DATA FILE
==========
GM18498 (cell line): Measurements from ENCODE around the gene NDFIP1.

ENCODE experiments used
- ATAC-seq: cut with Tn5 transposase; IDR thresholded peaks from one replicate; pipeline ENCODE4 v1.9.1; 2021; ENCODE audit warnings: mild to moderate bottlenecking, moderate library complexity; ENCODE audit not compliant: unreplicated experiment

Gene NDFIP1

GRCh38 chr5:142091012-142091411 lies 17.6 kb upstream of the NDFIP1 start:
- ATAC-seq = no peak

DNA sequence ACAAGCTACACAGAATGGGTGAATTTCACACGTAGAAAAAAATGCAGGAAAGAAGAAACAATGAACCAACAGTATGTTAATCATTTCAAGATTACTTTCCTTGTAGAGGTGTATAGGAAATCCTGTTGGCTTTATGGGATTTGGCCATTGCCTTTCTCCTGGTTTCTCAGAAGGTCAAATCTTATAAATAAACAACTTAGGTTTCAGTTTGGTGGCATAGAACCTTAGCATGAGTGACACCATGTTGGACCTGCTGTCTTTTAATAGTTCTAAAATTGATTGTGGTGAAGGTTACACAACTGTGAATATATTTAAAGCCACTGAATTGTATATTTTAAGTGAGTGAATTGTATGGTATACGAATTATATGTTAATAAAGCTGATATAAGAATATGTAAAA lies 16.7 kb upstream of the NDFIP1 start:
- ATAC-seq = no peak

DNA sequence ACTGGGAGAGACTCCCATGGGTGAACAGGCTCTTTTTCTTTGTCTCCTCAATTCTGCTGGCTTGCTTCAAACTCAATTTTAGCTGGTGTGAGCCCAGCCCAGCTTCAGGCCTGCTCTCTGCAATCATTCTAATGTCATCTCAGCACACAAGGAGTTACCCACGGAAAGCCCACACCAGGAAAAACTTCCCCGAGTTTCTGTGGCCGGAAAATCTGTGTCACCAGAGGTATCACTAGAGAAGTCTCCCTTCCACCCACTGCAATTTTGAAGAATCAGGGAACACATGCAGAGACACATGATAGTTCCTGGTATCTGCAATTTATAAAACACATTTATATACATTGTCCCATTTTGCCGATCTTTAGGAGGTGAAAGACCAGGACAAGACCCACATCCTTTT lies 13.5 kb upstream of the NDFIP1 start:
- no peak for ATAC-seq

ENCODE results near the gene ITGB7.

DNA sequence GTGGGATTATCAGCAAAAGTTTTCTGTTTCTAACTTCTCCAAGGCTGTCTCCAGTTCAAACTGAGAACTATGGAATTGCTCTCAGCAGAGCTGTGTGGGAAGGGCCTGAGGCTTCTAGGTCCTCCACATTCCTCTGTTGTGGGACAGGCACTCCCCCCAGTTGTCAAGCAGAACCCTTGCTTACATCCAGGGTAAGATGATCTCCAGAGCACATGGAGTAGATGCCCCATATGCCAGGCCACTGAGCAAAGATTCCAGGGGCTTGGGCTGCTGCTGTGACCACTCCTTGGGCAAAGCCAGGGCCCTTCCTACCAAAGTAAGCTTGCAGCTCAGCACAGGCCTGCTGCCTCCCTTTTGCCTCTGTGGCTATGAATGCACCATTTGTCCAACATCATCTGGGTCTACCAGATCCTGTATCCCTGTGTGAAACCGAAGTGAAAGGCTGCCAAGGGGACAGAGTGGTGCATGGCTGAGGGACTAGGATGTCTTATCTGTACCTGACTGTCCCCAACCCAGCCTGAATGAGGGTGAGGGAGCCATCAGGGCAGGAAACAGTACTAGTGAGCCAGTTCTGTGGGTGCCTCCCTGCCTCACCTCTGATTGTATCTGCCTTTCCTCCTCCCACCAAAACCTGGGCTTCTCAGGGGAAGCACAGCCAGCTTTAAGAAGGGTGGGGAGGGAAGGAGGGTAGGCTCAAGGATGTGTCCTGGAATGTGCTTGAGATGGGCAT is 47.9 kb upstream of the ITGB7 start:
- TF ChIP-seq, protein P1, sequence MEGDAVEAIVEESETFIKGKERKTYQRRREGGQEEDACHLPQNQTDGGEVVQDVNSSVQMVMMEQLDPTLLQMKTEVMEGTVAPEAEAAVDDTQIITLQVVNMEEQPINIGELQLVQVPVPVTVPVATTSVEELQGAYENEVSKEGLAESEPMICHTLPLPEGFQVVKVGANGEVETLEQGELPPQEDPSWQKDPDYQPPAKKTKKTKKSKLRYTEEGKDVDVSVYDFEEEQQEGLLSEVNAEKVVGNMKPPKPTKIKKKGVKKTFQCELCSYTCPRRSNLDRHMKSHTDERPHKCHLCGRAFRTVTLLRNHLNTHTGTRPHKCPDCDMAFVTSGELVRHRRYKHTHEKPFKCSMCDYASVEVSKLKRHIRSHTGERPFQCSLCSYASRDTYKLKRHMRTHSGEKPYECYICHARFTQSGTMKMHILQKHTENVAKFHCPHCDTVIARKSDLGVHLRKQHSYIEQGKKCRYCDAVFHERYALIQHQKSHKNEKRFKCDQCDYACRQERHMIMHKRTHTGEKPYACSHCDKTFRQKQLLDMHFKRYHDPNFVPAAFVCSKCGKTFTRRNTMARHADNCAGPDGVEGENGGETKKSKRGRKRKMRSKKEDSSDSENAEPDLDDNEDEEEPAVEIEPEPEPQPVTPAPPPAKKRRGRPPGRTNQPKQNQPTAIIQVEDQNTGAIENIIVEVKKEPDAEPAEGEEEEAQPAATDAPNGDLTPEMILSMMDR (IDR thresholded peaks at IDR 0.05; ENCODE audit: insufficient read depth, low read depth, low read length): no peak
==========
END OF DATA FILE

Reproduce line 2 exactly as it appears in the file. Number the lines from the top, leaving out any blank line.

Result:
ENCODE experiments used